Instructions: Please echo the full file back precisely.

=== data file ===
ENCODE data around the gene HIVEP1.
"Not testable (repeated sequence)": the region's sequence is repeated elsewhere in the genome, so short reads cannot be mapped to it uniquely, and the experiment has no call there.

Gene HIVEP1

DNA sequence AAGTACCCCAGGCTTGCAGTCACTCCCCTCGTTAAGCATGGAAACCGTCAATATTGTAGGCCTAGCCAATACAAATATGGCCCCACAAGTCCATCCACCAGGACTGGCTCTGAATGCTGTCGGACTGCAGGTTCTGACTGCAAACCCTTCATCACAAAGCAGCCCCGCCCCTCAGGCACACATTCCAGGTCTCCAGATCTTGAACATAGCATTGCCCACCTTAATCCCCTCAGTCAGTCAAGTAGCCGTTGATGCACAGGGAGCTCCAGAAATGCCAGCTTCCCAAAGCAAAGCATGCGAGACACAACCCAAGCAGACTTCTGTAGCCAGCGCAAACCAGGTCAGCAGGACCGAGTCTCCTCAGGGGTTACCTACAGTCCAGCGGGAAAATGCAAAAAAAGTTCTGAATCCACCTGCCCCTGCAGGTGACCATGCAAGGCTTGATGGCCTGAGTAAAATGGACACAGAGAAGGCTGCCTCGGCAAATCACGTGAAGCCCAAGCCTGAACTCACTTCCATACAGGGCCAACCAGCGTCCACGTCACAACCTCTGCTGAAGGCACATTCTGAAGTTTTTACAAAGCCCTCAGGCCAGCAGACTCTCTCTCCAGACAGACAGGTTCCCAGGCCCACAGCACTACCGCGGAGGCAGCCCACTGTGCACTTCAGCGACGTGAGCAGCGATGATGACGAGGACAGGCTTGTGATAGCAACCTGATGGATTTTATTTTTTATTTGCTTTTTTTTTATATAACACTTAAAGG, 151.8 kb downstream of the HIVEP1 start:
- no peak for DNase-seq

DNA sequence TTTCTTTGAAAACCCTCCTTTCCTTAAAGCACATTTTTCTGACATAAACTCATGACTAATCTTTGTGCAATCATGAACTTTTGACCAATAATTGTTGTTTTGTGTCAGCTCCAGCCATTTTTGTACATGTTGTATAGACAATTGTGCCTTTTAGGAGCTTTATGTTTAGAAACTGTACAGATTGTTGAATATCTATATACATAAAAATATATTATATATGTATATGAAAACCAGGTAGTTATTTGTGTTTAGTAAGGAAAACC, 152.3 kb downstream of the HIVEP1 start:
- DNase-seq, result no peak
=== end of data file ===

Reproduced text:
ENCODE data around the gene HIVEP1.
"Not testable (repeated sequence)": the region's sequence is repeated elsewhere in the genome, so short reads cannot be mapped to it uniquely, and the experiment has no call there.

Gene HIVEP1

DNA sequence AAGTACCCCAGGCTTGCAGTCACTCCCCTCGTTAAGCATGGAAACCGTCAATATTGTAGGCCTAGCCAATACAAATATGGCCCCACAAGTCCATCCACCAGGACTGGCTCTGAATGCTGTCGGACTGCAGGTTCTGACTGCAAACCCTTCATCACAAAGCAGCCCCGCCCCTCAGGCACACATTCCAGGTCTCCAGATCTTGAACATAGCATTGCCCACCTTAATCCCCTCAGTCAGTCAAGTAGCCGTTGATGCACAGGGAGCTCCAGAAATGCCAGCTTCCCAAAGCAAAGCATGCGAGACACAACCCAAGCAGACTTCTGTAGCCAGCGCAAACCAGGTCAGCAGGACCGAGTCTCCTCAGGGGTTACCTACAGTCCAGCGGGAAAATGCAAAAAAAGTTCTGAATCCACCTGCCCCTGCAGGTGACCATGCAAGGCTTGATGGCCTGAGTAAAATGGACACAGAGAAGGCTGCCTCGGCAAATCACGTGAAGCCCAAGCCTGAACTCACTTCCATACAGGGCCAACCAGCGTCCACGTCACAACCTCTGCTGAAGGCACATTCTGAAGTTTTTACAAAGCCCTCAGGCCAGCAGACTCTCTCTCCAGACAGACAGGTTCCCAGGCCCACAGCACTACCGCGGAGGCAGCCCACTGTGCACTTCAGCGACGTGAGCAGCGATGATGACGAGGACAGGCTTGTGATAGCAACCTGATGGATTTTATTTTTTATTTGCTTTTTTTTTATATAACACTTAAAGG, 151.8 kb downstream of the HIVEP1 start:
- no peak for DNase-seq

DNA sequence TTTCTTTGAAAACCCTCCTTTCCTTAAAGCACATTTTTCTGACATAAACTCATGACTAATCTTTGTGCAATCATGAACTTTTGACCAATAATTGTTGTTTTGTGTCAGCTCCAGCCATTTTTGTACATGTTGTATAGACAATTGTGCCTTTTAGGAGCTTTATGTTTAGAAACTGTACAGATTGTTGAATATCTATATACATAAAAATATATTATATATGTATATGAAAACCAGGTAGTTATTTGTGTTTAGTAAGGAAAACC, 152.3 kb downstream of the HIVEP1 start:
- DNase-seq, result no peak